Given Pullmans record then, when you come across a book in the store titled ‘The Good man Jesus and the Scoundrel Christ’ the tabloid sensationalist in me bounced excitedly that here must be a quite visceral assault on the Church and Christianity as a whole. My fiancee couldn’t believe their was a book with such a title, but there it was and on purchasing it in a store in Reading I immediately went into a field and read the entire book in a few hours.

The Good Man… is Pullmans reimagining of the story of Jesus – a man no sensible person denies actually existed as the historical record is quite strong on this – but introduces a twist right from the start; Jesus has a twin called ‘Christ’. At this point I have visions of the author in one of those Spanish Inquisition torture devices. However here is the second major surprise; this retelling of Jesus’ life is quite favourable. Except for a few occasions there are no cheap shots by Pullman, no denigrating of the image of Jesus and in fact I found the Jesus of this book a much more appealing and accessible person. You get a feeling that Pullman respects the man, respects the ideas he preaches, and the real axe grinder comes with the character of Christ who Archbishop Rowan Williams correctly identifies as filling the role of Judas who is missing from the narratives band of followers. Christ represents the perverted ‘truth’ that history and the Church has handed down.

Christ tries repeatedly to convince his brother Jesus of the need for a church to organise and create a representation of the Kingdom of Heaven on earth. Jesus doesn’t buy it though, and in fact consistently tries to limit his notoriety instructing people he performs miracles on not to tell anybody. Of course they go and tell everybody. Christ retreats into the role of an observer, encouraged by a mysterious stranger to record Jesus life not in how it happened but in the ‘eternal truth’ of his actions. Christ, longing for the same kind of appreciation as his brother, is told by the stranger that he has a role to play to secure the coming of the Kingdom of Heaven.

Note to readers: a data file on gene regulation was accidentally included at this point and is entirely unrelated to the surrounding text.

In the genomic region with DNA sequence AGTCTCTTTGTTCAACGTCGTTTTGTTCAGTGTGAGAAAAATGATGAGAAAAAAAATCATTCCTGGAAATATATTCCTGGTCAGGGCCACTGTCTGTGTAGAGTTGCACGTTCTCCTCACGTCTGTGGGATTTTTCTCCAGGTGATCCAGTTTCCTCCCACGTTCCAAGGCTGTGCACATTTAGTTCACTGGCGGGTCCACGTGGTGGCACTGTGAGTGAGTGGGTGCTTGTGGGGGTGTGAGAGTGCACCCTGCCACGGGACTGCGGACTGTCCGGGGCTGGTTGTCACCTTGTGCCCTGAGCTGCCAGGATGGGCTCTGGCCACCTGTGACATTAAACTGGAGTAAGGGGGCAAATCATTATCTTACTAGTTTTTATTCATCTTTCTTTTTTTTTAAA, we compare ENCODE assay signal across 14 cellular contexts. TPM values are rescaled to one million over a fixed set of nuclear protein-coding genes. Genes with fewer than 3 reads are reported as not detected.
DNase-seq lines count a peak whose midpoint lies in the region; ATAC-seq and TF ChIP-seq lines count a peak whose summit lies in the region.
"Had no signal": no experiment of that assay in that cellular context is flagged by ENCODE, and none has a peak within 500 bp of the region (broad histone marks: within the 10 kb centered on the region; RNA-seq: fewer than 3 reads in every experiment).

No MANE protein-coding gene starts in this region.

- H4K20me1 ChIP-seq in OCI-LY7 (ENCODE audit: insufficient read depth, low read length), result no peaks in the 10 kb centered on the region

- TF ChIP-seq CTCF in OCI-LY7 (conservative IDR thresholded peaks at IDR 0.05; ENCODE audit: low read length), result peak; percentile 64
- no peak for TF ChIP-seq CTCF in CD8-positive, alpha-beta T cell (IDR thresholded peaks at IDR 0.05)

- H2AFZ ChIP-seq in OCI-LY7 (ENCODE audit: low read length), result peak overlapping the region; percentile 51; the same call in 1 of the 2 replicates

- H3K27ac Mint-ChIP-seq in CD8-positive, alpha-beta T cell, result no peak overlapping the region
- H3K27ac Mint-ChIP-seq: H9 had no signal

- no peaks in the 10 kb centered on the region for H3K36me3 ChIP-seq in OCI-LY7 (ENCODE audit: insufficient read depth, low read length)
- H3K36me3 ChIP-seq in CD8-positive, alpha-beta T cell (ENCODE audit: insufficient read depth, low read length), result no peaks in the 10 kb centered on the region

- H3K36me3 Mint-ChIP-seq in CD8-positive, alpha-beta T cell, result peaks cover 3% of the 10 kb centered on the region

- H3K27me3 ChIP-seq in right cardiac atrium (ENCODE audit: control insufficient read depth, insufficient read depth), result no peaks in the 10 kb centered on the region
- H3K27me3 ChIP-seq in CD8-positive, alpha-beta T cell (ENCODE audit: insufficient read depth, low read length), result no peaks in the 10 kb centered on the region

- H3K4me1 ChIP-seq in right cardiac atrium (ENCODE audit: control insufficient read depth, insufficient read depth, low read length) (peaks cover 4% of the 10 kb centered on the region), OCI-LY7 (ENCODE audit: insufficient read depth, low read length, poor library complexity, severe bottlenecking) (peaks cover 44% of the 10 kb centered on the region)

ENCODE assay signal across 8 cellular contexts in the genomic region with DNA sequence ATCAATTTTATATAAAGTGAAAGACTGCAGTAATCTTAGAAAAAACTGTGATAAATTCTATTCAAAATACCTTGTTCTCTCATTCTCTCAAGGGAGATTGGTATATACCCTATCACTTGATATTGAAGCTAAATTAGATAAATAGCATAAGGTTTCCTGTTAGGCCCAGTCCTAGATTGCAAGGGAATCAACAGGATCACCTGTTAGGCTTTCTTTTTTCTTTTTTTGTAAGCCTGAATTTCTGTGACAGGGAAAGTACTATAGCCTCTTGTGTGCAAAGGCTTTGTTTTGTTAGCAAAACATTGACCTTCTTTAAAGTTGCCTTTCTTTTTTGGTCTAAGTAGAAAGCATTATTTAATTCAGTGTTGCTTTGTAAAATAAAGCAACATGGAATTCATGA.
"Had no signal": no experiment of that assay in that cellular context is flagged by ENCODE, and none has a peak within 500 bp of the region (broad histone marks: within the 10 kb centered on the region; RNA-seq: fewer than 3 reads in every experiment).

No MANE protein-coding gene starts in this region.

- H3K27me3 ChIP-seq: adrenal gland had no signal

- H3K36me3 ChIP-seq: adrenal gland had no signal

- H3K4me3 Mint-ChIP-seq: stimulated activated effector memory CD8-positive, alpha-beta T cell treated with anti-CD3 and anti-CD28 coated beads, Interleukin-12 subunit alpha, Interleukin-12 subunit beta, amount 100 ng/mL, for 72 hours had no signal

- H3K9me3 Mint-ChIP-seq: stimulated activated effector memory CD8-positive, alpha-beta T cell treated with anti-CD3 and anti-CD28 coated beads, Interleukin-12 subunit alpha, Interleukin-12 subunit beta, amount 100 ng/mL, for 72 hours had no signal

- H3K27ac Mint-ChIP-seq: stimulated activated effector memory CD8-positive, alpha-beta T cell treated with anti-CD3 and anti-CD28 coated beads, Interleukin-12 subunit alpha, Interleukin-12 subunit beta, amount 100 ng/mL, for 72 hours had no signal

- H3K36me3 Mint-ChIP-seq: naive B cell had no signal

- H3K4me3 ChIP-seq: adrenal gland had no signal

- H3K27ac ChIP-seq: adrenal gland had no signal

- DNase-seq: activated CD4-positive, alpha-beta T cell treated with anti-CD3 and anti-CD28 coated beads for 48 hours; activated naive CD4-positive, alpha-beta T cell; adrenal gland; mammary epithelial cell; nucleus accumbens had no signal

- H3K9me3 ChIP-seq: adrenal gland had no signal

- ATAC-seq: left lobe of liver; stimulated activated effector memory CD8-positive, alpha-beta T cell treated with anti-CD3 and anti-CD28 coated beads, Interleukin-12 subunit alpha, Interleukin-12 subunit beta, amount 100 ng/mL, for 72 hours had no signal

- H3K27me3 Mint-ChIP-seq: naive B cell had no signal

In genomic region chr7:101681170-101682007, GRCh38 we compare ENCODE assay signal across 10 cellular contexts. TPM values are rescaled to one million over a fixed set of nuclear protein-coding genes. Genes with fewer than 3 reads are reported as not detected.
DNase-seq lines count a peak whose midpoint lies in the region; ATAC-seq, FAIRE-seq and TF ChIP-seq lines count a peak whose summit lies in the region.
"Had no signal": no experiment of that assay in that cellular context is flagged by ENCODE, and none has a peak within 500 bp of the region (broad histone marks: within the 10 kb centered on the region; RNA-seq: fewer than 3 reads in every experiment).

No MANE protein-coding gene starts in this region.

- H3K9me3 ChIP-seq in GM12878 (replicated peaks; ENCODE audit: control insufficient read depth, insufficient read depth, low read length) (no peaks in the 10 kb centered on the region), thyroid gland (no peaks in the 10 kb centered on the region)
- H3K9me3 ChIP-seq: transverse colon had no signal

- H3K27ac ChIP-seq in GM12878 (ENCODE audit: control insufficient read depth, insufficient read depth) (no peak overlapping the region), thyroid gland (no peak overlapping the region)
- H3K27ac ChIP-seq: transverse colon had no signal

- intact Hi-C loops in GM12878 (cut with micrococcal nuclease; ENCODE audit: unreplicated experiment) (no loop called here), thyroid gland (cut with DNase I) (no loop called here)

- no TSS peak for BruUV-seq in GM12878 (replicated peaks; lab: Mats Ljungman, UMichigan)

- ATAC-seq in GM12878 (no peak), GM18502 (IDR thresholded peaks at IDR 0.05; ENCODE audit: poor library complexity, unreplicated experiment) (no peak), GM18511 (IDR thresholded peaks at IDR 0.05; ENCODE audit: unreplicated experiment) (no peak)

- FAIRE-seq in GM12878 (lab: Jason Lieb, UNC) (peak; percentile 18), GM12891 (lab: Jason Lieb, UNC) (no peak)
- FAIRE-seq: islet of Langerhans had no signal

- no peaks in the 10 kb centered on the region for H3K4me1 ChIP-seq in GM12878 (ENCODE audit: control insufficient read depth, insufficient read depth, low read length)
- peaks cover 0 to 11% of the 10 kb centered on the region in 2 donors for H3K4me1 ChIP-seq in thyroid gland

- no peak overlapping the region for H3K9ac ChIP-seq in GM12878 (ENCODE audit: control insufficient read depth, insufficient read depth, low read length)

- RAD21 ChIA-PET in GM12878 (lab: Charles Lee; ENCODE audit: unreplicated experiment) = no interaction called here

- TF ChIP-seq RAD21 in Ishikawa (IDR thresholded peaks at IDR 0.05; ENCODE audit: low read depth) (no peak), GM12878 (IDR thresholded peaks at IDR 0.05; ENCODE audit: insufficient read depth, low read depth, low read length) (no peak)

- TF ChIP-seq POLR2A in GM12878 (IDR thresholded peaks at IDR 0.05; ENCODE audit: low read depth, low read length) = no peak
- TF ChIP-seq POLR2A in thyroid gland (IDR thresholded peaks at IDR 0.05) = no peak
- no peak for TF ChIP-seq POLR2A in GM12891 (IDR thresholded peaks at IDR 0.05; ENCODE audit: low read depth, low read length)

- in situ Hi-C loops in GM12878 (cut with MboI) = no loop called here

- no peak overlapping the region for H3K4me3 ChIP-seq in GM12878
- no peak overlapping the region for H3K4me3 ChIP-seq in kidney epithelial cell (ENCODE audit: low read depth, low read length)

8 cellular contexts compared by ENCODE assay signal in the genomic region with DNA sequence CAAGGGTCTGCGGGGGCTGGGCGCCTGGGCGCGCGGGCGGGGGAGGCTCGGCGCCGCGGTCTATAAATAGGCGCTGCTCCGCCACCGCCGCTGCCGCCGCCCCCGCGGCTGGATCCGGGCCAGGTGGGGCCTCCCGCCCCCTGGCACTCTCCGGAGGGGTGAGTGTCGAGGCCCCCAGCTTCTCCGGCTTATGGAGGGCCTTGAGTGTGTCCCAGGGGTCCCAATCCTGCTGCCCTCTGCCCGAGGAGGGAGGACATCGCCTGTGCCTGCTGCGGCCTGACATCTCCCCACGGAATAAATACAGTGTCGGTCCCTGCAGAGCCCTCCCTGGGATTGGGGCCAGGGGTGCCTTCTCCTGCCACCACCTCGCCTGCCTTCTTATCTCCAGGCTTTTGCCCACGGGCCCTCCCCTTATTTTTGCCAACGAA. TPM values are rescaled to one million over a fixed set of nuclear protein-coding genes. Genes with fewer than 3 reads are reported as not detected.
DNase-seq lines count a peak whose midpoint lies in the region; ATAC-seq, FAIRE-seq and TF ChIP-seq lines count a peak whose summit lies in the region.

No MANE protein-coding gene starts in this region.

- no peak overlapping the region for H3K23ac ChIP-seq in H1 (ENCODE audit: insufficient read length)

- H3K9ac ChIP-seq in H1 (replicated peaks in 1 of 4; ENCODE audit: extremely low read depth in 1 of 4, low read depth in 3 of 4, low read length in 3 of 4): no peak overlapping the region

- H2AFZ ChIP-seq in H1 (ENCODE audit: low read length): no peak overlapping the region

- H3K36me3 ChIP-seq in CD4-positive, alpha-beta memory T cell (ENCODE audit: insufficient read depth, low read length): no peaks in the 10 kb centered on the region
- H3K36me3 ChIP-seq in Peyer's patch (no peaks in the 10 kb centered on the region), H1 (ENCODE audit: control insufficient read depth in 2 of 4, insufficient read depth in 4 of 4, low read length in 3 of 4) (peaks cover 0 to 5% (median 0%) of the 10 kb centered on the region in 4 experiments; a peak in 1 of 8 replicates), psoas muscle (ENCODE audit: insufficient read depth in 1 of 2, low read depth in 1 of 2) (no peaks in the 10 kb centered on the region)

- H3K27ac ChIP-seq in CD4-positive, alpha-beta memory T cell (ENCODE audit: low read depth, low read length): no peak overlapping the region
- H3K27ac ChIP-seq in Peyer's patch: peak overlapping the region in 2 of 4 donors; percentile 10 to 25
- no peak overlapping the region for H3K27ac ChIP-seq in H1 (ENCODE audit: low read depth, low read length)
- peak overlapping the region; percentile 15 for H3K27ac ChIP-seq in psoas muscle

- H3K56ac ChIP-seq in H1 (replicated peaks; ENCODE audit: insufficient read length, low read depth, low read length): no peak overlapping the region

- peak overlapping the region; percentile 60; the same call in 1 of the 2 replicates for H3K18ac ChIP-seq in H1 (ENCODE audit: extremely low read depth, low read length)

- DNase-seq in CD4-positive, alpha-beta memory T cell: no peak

The book for me was a fascinating discussion of interpretations of stories such as Mary’s visit by an ‘Angel’, a faked resurrection and a collapse in Jesus’ personal faith when praying in the Garden of Gethsemane. Rowan Williams finds this passage as a weakness in the text, coming as it does apparently from nowhere, but for myself as someone who has suffered from anxiety and depression I see it as representing a clear breakdown. Jesus has achieved much, but in this story is himself a believer in millenarianism  – that the end of days is imminent, and every day nothing happens weighs heavier on Jesus who begins to feel that he is misleading people into very dangerous actions in what was a violent society. It makes logical sense to me that Jesus the good man would have such a very human response to his disappointments, and Christ in his desire to make the truth of Jesus speak through time would naturally eradicate this or play it down in the recorded text. The fact that the passage exists in this book is a bit of an inconsistency since we are supposed to be reading the words Christ wrote from eye witness accounts and Jesus was alone during his prayer in Gethsemane. Pullman I guess had a point he wanted to make and made it, though i’m sure there could have been a better way of constructing that scene to make it fit with the overal text.